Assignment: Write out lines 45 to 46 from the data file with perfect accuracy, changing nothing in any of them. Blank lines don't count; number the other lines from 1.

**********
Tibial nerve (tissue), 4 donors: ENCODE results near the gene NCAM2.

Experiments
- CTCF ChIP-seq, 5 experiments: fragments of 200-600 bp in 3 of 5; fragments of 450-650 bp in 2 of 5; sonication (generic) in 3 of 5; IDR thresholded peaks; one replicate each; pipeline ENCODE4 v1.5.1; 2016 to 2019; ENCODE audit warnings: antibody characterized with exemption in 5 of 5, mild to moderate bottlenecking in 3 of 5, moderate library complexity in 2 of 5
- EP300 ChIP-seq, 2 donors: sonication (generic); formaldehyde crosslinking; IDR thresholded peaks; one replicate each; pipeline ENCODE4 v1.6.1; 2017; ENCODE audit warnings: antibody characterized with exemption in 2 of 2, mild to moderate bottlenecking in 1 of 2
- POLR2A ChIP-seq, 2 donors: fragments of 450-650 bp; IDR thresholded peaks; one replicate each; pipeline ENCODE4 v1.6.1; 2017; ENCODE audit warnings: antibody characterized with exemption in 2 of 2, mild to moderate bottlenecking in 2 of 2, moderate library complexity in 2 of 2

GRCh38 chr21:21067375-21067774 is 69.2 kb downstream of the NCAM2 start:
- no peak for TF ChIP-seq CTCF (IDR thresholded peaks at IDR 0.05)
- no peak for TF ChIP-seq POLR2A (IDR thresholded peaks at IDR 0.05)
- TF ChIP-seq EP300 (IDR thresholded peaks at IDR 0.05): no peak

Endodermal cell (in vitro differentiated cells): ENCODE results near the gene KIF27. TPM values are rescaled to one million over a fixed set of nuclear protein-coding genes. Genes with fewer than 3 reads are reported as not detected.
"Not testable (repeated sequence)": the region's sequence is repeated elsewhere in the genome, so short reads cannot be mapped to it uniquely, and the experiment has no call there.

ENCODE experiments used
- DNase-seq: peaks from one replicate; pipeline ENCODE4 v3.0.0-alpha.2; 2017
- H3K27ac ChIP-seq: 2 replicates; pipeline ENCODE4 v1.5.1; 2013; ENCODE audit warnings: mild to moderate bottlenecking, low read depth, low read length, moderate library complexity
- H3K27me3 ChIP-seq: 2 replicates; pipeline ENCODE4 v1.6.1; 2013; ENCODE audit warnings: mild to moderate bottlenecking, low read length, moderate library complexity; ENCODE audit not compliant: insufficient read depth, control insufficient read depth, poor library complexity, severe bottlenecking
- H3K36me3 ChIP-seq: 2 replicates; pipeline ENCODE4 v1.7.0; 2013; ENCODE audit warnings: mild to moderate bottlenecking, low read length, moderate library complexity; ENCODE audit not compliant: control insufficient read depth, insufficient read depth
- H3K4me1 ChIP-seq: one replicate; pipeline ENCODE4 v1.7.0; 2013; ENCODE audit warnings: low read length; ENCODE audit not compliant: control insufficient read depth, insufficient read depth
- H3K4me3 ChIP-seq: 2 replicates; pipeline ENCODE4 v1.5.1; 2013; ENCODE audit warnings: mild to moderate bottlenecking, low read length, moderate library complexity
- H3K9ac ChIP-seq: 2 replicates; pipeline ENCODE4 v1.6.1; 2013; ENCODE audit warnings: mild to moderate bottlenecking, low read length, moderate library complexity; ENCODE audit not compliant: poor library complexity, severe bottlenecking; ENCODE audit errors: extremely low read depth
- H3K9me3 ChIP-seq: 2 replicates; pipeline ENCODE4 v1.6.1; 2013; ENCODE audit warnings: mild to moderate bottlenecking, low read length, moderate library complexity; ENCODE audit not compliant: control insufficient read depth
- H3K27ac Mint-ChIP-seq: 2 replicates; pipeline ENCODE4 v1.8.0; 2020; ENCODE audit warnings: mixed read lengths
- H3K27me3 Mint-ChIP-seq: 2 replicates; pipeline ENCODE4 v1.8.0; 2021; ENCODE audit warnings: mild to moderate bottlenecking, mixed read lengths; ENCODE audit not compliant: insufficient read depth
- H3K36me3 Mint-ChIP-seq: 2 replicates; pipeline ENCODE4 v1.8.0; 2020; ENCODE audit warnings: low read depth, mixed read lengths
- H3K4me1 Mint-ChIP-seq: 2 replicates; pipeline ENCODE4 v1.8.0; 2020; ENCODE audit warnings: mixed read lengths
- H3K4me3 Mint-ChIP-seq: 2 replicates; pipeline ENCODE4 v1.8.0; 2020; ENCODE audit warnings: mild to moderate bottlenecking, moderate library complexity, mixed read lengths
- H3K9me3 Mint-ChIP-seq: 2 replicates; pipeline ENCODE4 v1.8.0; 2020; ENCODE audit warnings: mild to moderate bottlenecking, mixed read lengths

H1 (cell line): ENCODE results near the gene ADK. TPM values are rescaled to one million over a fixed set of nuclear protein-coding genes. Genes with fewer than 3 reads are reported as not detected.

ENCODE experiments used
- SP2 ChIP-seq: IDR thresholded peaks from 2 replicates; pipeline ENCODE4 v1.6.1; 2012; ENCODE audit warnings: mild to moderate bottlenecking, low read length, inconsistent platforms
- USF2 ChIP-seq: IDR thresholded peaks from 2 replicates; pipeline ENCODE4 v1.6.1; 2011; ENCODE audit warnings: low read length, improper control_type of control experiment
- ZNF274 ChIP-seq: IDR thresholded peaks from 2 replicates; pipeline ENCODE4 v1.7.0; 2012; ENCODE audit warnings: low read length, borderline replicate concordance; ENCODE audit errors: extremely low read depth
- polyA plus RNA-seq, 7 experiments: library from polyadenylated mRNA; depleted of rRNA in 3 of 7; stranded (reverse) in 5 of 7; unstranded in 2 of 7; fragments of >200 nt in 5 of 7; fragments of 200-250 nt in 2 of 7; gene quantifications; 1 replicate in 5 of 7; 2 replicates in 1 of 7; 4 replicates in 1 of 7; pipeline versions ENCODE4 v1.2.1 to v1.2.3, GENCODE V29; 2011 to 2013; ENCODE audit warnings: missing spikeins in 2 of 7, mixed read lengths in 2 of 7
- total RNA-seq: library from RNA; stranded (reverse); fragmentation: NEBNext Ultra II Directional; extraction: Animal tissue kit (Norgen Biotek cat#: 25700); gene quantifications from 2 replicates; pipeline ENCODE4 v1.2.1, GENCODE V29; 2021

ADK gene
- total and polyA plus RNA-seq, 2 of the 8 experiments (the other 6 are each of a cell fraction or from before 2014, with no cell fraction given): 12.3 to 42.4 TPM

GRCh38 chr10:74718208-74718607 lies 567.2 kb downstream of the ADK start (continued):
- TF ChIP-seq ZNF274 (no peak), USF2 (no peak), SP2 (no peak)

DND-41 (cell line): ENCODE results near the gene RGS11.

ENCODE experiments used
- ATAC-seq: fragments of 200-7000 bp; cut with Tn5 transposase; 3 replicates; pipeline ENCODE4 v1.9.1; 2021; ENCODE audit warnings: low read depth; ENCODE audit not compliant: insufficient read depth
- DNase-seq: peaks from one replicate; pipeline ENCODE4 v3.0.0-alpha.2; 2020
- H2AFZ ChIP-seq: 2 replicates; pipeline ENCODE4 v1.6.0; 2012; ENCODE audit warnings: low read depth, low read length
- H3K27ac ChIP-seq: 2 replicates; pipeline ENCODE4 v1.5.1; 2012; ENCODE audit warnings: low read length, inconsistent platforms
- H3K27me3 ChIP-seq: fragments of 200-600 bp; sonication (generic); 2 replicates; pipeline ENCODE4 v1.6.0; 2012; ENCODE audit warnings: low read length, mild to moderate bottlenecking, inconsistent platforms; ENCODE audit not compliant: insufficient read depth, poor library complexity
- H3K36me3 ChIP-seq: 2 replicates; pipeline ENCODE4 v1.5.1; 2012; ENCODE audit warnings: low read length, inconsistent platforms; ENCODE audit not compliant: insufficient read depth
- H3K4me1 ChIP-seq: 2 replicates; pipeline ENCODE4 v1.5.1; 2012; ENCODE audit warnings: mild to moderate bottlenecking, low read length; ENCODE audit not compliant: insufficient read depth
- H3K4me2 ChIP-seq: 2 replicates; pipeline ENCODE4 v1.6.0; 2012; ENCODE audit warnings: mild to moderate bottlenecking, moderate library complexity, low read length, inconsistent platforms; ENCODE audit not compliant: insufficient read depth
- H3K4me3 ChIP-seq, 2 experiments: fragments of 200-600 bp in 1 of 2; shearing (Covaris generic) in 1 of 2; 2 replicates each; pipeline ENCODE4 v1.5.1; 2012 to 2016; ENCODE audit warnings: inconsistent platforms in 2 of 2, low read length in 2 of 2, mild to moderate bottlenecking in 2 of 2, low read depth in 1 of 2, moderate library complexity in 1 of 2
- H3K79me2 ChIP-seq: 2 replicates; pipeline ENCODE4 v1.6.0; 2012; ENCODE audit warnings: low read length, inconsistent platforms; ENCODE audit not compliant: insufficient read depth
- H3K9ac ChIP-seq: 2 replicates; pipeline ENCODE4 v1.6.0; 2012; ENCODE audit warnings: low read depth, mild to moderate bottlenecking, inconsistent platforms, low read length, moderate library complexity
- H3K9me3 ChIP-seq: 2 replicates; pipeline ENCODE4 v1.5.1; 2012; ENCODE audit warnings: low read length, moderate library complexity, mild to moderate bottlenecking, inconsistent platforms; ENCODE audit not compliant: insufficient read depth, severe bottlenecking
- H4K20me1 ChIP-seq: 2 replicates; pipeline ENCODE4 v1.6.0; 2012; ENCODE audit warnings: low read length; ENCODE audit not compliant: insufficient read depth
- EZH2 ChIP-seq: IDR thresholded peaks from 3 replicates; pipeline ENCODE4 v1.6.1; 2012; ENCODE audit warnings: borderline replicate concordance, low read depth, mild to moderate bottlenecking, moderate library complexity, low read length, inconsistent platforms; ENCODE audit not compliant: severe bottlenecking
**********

- H3K36me3 ChIP-seq: 2 replicates; pipeline ENCODE4 v1.5.1; 2012; ENCODE audit warnings: low read length, inconsistent platforms; ENCODE audit not compliant: insufficient read depth
- H3K4me1 ChIP-seq: 2 replicates; pipeline ENCODE4 v1.5.1; 2012; ENCODE audit warnings: mild to moderate bottlenecking, low read length; ENCODE audit not compliant: insufficient read depth